A safety intervention system is defined and formed by seven necessary elements. While a worker is the vehicle for implementing safety intervention, the effectiveness of that person’s work within a case by case context is directly proportionate to how well this system framework operates. The Safety Intervention System Framework is responsible for defining, guiding, overseeing and supporting safety intervention.
Rules and regulations form the boundaries within which safety intervention operates. Policy identifies in specific terms what safety intervention entails, what must be done. Policy assures statutory standards are applied. Policy establishes expectations concerning acceptable practices, decision-making, and time frames. Policy sets forth the philosophy and values that support safety intervention.
Procedure determines how safety intervention is to be done. Procedures set forth how practice is to occur; how relationships and interactions with clients are to be maintained; what information is to be collected; how decisions are to be made; and when actions and decisions are to occur. Procedures provide methods for completing safety intervention work and step-by-step guidance for implementing safety intervention.
The information system provides structure for directing safety intervention and accountability for how safety intervention is occurring. The information system reveals the picture of the reality of safety intervention implementation case by case and collectively as a program.
Staff development, typically in the form of training, prepares staff to implement safety intervention. Staff development promotes policy and procedure and advances the understanding and application of acceptable safety intervention practices and decision-making. Staff development occurs as a process of readying staff to assume responsibility for safety intervention and continues to reinforce the development of competence and mastery.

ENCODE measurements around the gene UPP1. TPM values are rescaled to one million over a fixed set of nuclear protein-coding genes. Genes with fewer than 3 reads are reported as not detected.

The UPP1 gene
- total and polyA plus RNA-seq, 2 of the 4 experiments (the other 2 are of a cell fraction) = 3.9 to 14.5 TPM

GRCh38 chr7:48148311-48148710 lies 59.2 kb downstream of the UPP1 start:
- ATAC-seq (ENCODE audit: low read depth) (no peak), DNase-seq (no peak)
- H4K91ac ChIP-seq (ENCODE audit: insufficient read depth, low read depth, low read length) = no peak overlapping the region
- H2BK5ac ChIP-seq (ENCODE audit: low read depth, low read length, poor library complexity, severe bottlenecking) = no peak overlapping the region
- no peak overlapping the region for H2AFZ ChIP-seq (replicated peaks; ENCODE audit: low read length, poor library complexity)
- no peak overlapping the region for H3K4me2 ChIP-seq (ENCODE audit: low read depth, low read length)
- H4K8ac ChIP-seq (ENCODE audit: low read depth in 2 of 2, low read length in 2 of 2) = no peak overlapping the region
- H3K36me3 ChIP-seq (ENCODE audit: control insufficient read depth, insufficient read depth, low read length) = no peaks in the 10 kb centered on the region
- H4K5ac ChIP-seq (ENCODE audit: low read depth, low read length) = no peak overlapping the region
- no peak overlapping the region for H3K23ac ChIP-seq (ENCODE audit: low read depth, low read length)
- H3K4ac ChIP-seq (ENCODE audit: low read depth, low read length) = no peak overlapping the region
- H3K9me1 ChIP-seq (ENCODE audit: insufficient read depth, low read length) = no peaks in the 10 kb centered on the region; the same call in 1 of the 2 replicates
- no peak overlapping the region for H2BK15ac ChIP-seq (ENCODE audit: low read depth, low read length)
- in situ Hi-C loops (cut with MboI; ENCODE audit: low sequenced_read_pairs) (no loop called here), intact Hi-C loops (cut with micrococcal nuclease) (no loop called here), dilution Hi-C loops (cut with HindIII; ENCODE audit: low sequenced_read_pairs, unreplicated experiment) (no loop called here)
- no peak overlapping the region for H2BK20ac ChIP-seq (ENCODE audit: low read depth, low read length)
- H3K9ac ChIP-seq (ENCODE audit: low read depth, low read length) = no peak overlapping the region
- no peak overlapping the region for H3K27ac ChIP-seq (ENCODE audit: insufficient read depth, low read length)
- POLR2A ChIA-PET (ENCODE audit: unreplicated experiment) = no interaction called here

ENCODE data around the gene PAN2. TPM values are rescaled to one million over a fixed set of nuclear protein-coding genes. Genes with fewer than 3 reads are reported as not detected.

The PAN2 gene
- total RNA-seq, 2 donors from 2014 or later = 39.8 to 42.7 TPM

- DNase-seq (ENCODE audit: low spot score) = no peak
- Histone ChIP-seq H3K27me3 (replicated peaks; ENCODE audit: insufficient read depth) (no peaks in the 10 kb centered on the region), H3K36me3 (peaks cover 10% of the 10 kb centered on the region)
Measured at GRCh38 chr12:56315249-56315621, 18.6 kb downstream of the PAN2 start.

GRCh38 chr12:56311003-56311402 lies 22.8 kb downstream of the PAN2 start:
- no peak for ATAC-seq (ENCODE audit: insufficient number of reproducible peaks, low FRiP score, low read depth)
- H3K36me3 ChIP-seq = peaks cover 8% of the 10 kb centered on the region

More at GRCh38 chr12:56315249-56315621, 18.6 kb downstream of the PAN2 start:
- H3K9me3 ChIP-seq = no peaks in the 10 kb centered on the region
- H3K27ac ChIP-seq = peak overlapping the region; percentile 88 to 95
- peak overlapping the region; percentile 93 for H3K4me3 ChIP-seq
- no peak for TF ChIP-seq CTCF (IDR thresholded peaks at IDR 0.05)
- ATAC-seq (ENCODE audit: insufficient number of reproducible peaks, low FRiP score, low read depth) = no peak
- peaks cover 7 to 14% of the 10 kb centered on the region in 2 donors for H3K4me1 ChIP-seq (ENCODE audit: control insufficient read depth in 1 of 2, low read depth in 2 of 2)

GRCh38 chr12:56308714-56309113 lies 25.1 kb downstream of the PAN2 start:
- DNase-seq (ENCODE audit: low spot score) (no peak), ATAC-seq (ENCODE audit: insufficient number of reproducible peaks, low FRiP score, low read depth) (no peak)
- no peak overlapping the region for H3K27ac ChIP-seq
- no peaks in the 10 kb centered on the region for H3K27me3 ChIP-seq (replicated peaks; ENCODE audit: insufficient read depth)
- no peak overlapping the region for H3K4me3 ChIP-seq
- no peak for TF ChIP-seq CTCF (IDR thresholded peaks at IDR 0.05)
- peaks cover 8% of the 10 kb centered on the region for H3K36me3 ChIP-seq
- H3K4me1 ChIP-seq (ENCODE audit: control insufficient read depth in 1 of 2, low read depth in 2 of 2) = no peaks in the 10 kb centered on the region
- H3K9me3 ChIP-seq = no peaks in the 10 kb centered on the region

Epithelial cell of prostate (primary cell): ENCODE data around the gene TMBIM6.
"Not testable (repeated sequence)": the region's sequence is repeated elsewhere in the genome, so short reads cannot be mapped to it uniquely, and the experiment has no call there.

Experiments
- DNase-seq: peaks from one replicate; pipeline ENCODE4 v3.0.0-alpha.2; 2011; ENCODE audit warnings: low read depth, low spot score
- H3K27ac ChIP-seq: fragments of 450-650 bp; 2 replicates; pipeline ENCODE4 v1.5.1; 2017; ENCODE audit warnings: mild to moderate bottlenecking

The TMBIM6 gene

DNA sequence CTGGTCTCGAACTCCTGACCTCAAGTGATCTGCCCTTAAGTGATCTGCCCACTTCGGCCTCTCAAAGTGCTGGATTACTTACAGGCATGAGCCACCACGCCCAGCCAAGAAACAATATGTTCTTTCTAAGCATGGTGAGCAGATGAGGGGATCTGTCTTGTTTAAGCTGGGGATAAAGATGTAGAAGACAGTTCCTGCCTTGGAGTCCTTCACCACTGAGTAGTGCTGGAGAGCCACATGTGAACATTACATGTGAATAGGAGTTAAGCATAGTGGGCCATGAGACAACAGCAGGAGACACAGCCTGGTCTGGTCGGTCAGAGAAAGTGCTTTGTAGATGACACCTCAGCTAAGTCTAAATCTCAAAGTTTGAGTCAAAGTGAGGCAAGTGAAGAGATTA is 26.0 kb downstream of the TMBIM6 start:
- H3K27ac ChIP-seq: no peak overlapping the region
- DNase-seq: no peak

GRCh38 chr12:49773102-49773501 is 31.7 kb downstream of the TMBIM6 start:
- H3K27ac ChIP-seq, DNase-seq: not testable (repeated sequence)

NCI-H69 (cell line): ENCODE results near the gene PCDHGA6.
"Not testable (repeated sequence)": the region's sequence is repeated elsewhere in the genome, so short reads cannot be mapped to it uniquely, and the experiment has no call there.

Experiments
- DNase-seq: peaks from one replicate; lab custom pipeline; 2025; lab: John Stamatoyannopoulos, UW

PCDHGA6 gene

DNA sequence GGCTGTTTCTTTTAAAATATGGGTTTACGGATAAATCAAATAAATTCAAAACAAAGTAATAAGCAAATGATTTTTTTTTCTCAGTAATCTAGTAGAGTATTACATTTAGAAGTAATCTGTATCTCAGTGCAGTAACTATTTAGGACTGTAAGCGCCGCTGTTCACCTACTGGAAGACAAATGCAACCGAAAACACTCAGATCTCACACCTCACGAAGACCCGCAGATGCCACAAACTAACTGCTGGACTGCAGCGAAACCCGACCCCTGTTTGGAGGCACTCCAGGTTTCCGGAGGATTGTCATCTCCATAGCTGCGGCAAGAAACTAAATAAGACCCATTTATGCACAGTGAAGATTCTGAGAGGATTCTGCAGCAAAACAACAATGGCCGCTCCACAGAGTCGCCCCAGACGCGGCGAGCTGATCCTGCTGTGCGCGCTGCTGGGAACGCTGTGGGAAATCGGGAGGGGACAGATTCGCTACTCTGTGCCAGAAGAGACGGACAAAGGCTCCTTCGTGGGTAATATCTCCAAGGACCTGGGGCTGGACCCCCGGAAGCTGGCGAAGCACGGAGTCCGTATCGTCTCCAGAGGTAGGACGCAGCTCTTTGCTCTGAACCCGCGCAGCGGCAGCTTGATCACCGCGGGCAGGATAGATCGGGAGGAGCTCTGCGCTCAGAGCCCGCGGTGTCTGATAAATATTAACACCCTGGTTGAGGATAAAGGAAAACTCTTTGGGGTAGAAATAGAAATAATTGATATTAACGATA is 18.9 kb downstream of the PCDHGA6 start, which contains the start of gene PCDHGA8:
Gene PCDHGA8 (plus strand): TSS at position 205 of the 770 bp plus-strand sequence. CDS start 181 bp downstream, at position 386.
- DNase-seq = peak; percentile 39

Supervision assures the effective implementation of safety intervention. Supervision provides oversight case by case to regulate practice and decision-making and evaluates individual as well as safety intervention model performance. Supervision supplies support and guidance to staff through case and general consultation focused on case practice and decision-making and building staff competency. The supervisor serves as the primary authority concerning the interpretation of safety intervention and approval of actions taken and decisions made.
Program management provides leadership that creates the safety intervention approach and establishes the necessary structure to carry it out. Program management puts in place the components of the safety intervention model; promulgates that which gives safety intervention form and function; generates sufficient resources to effectively implement safety intervention; and assures the effectiveness of safety management across all cases.
Continuous review and adjustment is a necessary part of assuring the effectiveness and necessary modification of a safety intervention system. Quality assurance evaluates safety intervention practice and decision-making against standards that form the safety intervention model and guide casework practice and decision-making. Quality assurance provides feedback to management in order to control quality, establish benchmarks for competency, and reveal the need for adjustment or enhancement.